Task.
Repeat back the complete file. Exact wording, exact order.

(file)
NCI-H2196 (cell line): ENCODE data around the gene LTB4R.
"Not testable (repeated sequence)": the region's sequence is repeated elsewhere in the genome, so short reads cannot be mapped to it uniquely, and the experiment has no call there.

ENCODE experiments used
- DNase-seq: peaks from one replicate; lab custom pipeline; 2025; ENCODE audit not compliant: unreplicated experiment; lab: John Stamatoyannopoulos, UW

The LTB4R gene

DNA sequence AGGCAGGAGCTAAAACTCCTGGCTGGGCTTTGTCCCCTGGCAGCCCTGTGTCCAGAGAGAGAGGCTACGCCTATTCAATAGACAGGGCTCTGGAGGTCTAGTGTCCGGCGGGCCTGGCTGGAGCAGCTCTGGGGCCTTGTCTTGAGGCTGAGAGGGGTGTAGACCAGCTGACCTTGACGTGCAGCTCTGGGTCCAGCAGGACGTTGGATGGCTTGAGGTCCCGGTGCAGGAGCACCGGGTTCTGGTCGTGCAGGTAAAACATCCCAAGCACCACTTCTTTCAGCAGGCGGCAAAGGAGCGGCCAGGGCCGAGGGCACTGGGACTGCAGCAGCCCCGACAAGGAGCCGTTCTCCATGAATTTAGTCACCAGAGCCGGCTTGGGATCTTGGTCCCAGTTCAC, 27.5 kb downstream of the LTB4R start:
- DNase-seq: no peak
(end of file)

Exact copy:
NCI-H2196 (cell line): ENCODE data around the gene LTB4R.
"Not testable (repeated sequence)": the region's sequence is repeated elsewhere in the genome, so short reads cannot be mapped to it uniquely, and the experiment has no call there.

ENCODE experiments used
- DNase-seq: peaks from one replicate; lab custom pipeline; 2025; ENCODE audit not compliant: unreplicated experiment; lab: John Stamatoyannopoulos, UW

The LTB4R gene

DNA sequence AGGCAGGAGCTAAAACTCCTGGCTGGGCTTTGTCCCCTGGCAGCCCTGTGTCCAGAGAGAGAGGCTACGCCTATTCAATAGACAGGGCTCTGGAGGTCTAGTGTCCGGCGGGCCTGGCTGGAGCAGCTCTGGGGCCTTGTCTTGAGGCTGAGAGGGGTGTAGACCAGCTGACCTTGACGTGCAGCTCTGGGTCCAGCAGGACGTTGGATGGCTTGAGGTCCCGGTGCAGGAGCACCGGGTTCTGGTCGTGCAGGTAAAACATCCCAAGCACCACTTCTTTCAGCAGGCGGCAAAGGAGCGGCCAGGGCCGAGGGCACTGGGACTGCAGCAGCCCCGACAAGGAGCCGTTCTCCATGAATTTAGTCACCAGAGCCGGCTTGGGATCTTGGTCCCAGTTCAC, 27.5 kb downstream of the LTB4R start:
- DNase-seq: no peak